Kola Boof says this better than i could hope to; so i will let her tell you, if you will listen. in her article she says:

"America is a western society that completely fears, hates and seeks to erase black people and Africa. And I would say that most Black Americans (at least 70%)...also hate black people and Africa...but because they themselves are black, they don’t realize it.

They will curse the photos of a lynched black man hanging from a tree as white people sit around having a picnic...but they will not give birth to that black man again. Instead, they will marry the lynch rope and produce children who look more like the white lynchers at the picnic.
They will call out the words, “Mother Africa”...but the lowest, most despised, hated person in Black America is the authentic Black woman. And the reason is...her WOMB makes them black, therefore, she is the enemy. And they make all manner of excuse, create any and every bald-faced lie against her...their own order to place the White man’s mother above a savior; as a bridge out of blackness."

know that black men and black women are just as guilty of being used to eliminate ourselves. it is not about the blame game. it is about solutions. in the absence of honest dialogue solution is not a possibility.

visit for the entire piece and to get fed...the truth, for a change.

read it. think about it. share your thoughts if you feel so compelled.

we must save ourselves. it is in the best interest of no one else to save us...


Saturday, April 5, 2008

the eyes of the rainbow...

encouragement comes to me from a lot of different places. i am appreciative and grateful for my abundant blessings.

many thanks to Ensayn1 @ ensayn reality! i had time just now to follow your suggestion and had to laugh out loud at the timeliness of the message. God is so good to me:-)!

so, i thought i would pay it forward. may Queen's wisdom bless, encourage, and inspire others right now as well...

i will not hang my head in shame before my ancestors.

i will choose to be human, loving, kind, and respectful of all humanity.

i love black people---men, women and children. i will do my part to bring healing to our family...


Friday, April 4, 2008


i listened to the podcast with Gina from what about our daughters? & Shecodes from black women vote! last night.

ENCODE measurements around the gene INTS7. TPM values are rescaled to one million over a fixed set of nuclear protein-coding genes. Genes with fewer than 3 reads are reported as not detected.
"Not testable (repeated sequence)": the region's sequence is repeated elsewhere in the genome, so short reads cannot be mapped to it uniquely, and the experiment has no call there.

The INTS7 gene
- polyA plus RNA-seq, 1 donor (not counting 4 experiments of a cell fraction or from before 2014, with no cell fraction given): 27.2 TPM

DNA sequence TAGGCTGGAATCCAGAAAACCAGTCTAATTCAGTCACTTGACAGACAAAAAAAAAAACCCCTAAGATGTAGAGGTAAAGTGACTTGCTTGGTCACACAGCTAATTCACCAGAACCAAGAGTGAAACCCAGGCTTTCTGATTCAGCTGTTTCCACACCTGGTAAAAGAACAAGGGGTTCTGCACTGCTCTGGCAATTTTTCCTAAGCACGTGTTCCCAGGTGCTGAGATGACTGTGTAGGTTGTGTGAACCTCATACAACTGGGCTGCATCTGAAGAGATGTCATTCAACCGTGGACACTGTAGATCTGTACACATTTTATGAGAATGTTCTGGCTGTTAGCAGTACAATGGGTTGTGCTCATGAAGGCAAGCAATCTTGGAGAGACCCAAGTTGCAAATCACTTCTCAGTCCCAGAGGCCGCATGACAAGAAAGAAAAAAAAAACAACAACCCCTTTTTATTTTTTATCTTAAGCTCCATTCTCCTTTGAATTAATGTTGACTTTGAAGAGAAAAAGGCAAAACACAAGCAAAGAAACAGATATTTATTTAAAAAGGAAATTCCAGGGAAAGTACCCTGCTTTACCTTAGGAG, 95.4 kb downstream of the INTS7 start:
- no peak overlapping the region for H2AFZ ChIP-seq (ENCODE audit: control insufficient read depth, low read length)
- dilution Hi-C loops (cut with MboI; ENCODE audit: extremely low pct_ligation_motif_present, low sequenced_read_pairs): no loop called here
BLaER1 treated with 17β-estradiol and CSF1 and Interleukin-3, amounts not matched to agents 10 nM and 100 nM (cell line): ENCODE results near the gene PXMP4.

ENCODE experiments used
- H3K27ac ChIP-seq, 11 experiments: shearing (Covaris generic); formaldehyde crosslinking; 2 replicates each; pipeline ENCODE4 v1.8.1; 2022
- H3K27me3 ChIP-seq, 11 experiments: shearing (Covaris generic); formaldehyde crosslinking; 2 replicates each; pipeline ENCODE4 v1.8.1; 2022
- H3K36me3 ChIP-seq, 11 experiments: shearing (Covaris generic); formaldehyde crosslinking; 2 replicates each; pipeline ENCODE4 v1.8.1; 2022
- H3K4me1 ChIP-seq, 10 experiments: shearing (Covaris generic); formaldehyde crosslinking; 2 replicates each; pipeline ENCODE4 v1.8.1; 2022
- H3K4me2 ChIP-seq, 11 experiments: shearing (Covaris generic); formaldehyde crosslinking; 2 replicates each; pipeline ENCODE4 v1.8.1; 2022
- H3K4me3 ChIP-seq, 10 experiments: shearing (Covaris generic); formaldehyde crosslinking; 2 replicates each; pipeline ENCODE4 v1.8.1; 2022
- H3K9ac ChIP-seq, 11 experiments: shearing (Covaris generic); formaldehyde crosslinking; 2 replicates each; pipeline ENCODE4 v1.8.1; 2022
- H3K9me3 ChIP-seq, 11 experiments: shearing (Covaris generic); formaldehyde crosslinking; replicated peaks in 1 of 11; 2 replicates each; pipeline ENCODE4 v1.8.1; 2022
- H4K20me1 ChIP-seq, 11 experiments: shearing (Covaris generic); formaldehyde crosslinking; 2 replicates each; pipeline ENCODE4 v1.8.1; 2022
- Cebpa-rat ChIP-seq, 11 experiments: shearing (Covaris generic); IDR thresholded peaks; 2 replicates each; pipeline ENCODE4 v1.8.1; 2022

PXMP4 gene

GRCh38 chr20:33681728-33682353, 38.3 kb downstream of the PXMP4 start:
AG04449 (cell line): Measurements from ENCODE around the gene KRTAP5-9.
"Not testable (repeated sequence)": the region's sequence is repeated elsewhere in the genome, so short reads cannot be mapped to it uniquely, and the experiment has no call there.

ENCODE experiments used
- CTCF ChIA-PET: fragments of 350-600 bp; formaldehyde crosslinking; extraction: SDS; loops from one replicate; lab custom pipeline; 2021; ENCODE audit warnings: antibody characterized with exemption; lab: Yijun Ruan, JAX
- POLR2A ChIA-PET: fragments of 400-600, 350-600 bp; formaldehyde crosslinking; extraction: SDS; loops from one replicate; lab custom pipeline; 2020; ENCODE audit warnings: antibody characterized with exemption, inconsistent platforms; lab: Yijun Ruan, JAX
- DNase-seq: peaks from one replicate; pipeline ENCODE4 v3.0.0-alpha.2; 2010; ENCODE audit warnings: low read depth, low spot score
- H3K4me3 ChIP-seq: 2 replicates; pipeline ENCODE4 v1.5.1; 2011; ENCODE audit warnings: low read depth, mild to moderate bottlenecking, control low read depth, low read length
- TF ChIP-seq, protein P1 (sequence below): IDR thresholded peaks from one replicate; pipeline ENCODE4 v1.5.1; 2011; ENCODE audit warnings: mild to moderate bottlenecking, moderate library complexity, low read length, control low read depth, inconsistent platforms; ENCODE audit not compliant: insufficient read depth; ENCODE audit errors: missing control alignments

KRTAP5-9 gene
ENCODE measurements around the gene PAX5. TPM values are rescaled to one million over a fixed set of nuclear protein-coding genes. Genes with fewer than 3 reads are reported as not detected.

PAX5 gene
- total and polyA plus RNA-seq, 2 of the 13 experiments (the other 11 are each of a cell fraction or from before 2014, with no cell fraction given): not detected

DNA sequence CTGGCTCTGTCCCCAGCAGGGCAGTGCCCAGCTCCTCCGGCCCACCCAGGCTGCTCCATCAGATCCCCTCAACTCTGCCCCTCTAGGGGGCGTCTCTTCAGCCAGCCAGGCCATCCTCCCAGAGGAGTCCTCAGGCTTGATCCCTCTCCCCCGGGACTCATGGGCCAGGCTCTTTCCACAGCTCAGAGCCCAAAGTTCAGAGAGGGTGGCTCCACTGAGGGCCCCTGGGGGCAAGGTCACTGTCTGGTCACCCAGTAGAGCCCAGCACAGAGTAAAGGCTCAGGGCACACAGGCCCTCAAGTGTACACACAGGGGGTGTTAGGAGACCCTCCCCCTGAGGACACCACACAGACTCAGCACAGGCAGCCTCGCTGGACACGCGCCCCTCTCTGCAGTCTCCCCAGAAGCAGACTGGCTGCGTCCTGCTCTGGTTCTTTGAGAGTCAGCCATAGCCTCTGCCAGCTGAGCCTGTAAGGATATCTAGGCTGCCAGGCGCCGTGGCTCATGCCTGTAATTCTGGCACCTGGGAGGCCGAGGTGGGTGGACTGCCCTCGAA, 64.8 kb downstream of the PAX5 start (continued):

i have a painful confession to make... i wish i hadn't.

since that spectacle i have felt so sad and wounded. to my very soul. it was my goal and plan to get up today and shake it off. i have not been able to do that, in truth...just yet. i will tell you why.

i like most black women have been conditioned to believe that black men had our backs. despite the bad ones that most of us encounter, as children, before we even leave our house. through it all, i have been able to still love black men. in fact, i have always been acutely aware of how black men must feel in their journeys with all of the pressures of excelling despite the white supremacy/racism, injustice, and odds. it has been my joy to show love, smile, and encourage them in their journeys; whether i knew them or not. in many ways it felt like my God given purpose, responsibility and pleasure.

i have long held the belief that there is nothing like a black man on the planet. i have always appreciated all black men. i have without apology always had a special affinity for those that were black, black, gloriously nappy, dominant, strong, beautiful black.

last night's call took something from me.

despite living in los angeles and seeing, first hand, that most men that look like me can't see me or those like me when blonde/brunette/redhead becky, lolita, ping, or what are you mixed with? enters the room; nevertheless, i have been able to hold the love i feel for black men. i have been able to have compassion for the white is right/non black women supreme message they are bombarded with all day every day. additionally, i think that love has allowed me to exercise options in the man arena. don't trip, i have had lonely nights, though. be clear, my lonely nights have been born of standards. for sure, having a man---all colors---has never been a problem for me. i just always loved black men more.